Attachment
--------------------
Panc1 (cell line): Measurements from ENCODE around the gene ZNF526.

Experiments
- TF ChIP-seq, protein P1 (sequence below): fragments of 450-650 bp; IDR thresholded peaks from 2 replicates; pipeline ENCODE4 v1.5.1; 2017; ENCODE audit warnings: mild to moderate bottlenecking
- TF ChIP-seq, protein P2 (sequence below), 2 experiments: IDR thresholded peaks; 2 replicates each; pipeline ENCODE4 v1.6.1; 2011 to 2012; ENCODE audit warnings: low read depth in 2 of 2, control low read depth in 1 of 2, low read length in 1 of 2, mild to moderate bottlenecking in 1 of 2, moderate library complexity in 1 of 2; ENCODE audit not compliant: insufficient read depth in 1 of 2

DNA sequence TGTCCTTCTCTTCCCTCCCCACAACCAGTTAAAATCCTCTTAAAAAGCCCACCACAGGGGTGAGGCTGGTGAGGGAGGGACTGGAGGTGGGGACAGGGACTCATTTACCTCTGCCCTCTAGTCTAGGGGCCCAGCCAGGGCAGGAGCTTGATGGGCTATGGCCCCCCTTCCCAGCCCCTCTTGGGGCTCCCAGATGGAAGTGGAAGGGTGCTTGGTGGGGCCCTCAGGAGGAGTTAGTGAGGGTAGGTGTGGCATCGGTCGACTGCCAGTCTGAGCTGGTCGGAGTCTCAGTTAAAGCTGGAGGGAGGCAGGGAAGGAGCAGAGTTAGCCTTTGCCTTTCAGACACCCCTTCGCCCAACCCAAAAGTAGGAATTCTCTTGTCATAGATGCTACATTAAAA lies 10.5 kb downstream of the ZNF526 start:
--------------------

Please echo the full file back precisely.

Panc1 (cell line): Measurements from ENCODE around the gene ZNF526.

Experiments
- TF ChIP-seq, protein P1 (sequence below): fragments of 450-650 bp; IDR thresholded peaks from 2 replicates; pipeline ENCODE4 v1.5.1; 2017; ENCODE audit warnings: mild to moderate bottlenecking
- TF ChIP-seq, protein P2 (sequence below), 2 experiments: IDR thresholded peaks; 2 replicates each; pipeline ENCODE4 v1.6.1; 2011 to 2012; ENCODE audit warnings: low read depth in 2 of 2, control low read depth in 1 of 2, low read length in 1 of 2, mild to moderate bottlenecking in 1 of 2, moderate library complexity in 1 of 2; ENCODE audit not compliant: insufficient read depth in 1 of 2

DNA sequence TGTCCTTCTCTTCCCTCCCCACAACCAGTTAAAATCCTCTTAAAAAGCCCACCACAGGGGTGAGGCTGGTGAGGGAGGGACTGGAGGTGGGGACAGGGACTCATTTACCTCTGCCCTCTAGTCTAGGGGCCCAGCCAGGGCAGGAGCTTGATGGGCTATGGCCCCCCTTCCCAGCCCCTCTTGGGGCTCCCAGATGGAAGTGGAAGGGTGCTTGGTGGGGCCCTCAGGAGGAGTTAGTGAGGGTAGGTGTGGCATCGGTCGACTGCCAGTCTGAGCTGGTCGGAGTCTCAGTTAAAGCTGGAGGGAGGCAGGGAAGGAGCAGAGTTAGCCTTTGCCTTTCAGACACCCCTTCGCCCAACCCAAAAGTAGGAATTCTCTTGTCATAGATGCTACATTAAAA lies 10.5 kb downstream of the ZNF526 start: